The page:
Feb. 11 (Bloomberg) -- Brent traded near a nine-month high in London amid concern that tension with Iran may lead to disruption of Middle Eastern exports. Brent’s premium to U.S. crude narrowed for the first time in nine days.
The European benchmark was little changed after rising for a fourth week, the longest run of gains since July. Iran won’t cede to pressure to halt its nuclear work, President Mahmoud Ahmadinejad said yesterday at a rally in Tehran to mark the 34th anniversary of the Islamic Revolution. Egyptian President Mohamed Mursi’s secular opponents geared up for marches today. Bank of America Corp. said there is a “growing risk” the North Sea grade will rally to $130 a barrel.
“The recent move higher for Brent came amid a combination of geopolitical jitters over potential supply disruptions if violence escalates in the Middle East,” said Andrey Kryuchenkov, an analyst at VTB Capital in London.
Brent for March settlement was at $118.31 a barrel, down 59 cents, on the ICE Futures Europe exchange at 11:05 a.m. London time. The number of futures exchanged was 34 percent below the 100-day average. The contract increased $1.66 to $118.90 on Feb. 8, the highest since May 1. The European benchmark grade was at a premium of $22.80 to the U.S. benchmark, WTI. It closed at $23.18 on Feb. 8, the widest since Nov. 26.
The Brent-WTI spread has widened since Enterprise Product Partners LP said Jan. 31 that capacity will be limited until late 2013 on its Seaway pipeline to the Gulf Coast from Cushing, Oklahoma, the delivery point for the New York contract.
WTI crude for March delivery was at $95.51 a barrel, down 21 cents, in electronic trading on the New York Mercantile Exchange. The contract slid 11 cents to $95.72 on Feb. 8, the lowest since Jan. 23. The volume of all contracts traded was 29 percent below the 100-day average.
Goldman Sachs Group Inc. reiterated its forecast that the Brent-WTI spread will shrink to $7.50 a barrel in the second quarter as new pipeline capacity relieves a build-up of crude at Cushing, New York-based head of commodities research Jeffrey Currie wrote in a report.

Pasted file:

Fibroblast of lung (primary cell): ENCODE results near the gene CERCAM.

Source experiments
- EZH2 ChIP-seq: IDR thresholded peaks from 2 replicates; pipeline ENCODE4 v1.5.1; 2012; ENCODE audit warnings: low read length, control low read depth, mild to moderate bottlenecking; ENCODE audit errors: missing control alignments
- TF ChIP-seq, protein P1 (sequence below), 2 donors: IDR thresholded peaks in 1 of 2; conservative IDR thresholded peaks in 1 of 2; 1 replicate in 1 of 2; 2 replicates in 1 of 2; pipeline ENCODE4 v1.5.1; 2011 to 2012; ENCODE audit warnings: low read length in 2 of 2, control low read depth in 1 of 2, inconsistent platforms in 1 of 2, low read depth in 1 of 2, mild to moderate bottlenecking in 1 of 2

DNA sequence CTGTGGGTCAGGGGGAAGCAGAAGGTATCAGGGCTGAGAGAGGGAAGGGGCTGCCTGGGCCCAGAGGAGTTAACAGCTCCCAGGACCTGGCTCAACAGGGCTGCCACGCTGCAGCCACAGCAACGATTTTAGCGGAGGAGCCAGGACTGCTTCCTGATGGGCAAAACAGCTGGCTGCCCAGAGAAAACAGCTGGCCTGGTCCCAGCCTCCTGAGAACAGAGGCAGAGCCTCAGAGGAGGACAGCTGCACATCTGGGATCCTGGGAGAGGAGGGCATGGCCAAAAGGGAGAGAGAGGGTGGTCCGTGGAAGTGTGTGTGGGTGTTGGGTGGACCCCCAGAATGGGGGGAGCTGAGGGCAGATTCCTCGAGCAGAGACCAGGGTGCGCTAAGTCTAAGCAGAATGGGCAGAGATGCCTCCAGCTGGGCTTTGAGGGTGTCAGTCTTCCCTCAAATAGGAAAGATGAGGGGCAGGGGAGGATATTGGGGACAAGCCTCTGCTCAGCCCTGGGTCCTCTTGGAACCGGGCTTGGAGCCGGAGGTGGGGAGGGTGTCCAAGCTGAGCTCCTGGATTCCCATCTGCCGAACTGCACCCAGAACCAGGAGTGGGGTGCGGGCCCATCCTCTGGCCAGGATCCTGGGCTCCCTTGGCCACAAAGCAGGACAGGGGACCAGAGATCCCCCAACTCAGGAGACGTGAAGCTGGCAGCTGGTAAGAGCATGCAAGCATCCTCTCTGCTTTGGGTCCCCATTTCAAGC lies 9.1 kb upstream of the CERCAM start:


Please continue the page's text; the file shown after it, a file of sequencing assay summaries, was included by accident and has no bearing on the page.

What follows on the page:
Brent futures gained on Feb. 8 after China reported that net crude imports were 24.87 million metric tons, according to data from the General Administration of Customs. That’s equivalent to about 5.88 million barrels a day, the most since May.
“With GDP growth set to accelerate in the second half of 2013 and limited supplies, we see a growing risk of Brent prices spiking to $130 a barrel this year,” Francisco Blanch, head of commodities research at Bank of America Corp. in New York, said in a report dated Feb. 10.
Hedge-fund managers and other large speculators cut their net-long position in WTI for the first time in eight weeks, according to Commodity Futures Trading Commission data. Managed money bets that prices will rise outnumbered short positions by 212,226 futures and options combined, a decline of 6,378, or 2.9 percent, in the week ended Feb. 5, the regulator said in its weekly Commitments of Traders report on Feb. 8.
The average price for regular gasoline at U.S. pumps rose 24.75 cents a gallon in the past two weeks to $3.5918 a gallon, according to Lundberg Survey Inc.
The survey covers the period ended Feb. 8 and is based on information obtained from about 2,500 stations by the Camarillo, California-based company. The average is up 8.17 cents from a year earlier. It was the biggest jump since the two weeks ended March 4, 2011.